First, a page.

Open Access Research article

Improving analysis of transcription factor binding sites within ChIP-Seq data based on topological motif enrichment

Rebecca Worsley Hunt12, Anthony Mathelier2, Luis del Peso3 and Wyeth W Wasserman24*

Author Affiliations

1 Bioinformatics Graduate Program, University of British Columbia, Vancouver, BC, Canada

2 Centre for Molecular Medicine and Therapeutics, Child and Family Research Institute, Department of Medical Genetics, University of British Columbia, Vancouver, BC, Canada

3 Universidad Autónoma de Madrid, Biochemistry, Madrid 28029, Spain

4 Centre for Molecular Medicine and Therapeutics, 950 W.28th Avenue, Vancouver, BC V5Z 4H4, Canada

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BMC Genomics 2014, 15:472  doi:10.1186/1471-2164-15-472

Published: 13 June 2014

Abstract

Background

Chromatin immunoprecipitation (ChIP) coupled to high-throughput sequencing (ChIP-Seq) techniques can reveal DNA regions bound by transcription factors (TF). Analysis of the ChIP-Seq regions is now a central component in gene regulation studies. The need remains strong for methods to improve the interpretation of ChIP-Seq data and the study of specific TF binding sites (TFBS).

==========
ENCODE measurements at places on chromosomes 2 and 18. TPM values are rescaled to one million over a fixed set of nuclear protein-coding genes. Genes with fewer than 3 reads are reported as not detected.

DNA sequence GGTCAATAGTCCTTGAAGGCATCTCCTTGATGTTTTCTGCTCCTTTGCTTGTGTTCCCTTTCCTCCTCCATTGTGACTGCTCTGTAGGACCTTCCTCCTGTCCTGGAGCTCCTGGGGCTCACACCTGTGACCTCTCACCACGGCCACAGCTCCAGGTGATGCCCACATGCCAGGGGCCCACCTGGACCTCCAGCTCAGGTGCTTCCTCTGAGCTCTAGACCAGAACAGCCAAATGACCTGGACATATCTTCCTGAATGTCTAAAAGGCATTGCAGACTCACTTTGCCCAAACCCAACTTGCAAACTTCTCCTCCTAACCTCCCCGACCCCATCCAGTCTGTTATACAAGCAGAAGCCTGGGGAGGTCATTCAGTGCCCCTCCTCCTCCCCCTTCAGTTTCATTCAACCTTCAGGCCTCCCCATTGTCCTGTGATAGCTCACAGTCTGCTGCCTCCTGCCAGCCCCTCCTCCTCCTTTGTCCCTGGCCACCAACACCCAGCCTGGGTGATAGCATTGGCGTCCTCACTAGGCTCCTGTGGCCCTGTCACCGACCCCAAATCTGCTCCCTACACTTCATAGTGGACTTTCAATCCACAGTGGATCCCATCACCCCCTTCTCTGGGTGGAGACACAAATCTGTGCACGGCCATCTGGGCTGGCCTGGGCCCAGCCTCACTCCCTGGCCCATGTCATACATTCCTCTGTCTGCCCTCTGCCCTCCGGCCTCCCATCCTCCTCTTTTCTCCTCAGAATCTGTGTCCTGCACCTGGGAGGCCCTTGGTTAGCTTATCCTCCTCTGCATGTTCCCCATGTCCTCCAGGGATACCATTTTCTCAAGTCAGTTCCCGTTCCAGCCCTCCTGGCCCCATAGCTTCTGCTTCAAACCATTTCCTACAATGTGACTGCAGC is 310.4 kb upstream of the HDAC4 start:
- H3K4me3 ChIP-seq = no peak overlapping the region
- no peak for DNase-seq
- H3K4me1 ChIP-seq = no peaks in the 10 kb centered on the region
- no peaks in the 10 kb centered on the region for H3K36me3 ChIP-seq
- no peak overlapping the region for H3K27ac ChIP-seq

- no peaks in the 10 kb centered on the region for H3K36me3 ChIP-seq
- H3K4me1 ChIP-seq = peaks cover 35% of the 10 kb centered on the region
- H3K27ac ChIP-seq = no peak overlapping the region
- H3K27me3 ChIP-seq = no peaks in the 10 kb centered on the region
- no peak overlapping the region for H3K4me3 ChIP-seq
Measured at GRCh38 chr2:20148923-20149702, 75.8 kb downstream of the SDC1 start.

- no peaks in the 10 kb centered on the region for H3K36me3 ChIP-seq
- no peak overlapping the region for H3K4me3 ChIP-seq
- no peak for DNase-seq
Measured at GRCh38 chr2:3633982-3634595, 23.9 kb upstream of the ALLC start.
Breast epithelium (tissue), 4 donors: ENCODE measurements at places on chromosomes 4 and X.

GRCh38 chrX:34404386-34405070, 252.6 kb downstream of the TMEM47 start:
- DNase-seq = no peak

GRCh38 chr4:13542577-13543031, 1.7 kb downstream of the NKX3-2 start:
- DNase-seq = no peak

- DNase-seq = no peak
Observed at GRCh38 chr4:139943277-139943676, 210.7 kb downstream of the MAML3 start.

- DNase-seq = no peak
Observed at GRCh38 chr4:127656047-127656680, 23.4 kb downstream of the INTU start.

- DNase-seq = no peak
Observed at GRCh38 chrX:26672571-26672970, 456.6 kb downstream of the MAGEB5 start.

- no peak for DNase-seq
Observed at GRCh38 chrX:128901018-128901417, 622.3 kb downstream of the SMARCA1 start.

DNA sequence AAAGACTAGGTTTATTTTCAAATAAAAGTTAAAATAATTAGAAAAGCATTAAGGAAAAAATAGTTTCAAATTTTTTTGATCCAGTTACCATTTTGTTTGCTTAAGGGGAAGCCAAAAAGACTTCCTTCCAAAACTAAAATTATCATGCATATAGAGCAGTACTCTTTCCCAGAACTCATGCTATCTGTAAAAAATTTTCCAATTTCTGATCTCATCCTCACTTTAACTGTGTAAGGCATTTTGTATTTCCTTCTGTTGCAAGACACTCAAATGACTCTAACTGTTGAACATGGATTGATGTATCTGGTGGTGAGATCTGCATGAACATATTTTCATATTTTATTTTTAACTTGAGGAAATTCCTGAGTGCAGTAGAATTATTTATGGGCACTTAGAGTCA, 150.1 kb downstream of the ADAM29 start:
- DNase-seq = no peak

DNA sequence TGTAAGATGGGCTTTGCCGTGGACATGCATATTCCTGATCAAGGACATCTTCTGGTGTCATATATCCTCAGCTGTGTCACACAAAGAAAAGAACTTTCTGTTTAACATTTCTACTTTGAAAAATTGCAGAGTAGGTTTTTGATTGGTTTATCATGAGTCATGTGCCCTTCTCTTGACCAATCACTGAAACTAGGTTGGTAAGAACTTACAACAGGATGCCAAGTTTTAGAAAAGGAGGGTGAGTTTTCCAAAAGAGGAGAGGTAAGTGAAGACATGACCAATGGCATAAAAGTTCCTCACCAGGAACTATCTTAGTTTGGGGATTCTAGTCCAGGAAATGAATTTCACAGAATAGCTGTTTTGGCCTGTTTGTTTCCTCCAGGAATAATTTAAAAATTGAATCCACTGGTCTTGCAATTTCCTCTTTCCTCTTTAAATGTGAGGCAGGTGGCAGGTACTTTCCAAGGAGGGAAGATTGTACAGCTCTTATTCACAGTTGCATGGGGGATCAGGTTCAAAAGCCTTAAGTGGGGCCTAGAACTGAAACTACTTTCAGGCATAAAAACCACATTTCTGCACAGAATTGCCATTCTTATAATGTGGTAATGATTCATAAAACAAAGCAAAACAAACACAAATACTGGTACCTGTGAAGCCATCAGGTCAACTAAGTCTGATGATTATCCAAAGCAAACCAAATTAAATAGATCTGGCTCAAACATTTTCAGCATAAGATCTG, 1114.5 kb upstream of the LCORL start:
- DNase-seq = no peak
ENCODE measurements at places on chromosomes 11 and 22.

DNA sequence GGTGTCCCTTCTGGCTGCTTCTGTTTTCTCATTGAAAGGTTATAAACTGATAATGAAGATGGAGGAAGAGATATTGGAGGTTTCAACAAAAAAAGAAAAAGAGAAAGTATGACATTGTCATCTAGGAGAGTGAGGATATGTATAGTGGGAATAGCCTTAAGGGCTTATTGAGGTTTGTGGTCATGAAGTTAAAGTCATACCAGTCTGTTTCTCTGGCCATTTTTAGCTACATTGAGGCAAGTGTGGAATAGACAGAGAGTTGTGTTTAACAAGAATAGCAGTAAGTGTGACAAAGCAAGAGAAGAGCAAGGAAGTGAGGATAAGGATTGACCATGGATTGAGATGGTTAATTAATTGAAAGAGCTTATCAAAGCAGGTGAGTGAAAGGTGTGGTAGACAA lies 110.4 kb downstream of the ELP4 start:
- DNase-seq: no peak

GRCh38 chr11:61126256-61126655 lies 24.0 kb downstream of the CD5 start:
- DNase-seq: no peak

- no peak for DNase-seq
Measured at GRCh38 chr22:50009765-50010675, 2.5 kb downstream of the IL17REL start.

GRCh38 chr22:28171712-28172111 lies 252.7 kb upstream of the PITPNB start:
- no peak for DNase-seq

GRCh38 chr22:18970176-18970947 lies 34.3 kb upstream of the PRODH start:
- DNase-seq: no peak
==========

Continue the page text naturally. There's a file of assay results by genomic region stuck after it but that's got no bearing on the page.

Results

We introduce a set of methods to improve the interpretation of ChIP-Seq data, including the inference of mediating TFs based on TFBS motif over-representation analysis and the subsequent study of spatial distribution of TFBSs. TFBS over-representation analysis applied to ChIP-Seq data is used to detect which TFBSs arise more frequently than expected by chance. Visualization of over-representation analysis results with new composition-bias plots reveals systematic bias in over-representation scores. We introduce the BiasAway background generating software to resolve the problem. A heuristic procedure based on topological motif enrichment relative to the ChIP-Seq peaks’ local maximums highlights peaks likely to be directly bound by a TF of interest. The results suggest that on average two-thirds of a ChIP-Seq dataset’s peaks are bound by the ChIP’d TF; the origin of the remaining peaks remaining undetermined. Additional visualization methods allow for the study of both inter-TFBS spatial relationships and motif-flanking sequence properties, as demonstrated in case studies for TBP and ZNF143/THAP11.

Conclusions

Topological properties of TFBS within ChIP-Seq datasets can be harnessed to better interpret regulatory sequences. Using GC content corrected TFBS over-representation analysis, combined with visualization techniques and analysis of the topological distribution of TFBS, we can distinguish peaks likely to be directly bound by a TF. The new methods will empower researchers for exploration of gene regulation and TF binding.

Keywords:
Chromatin immunoprecipitation; ChIP-Seq; Motif prediction; Over-representation analysis; Regulation; Sequence analysis; Transcription factor; Transcription factor binding site; Visualization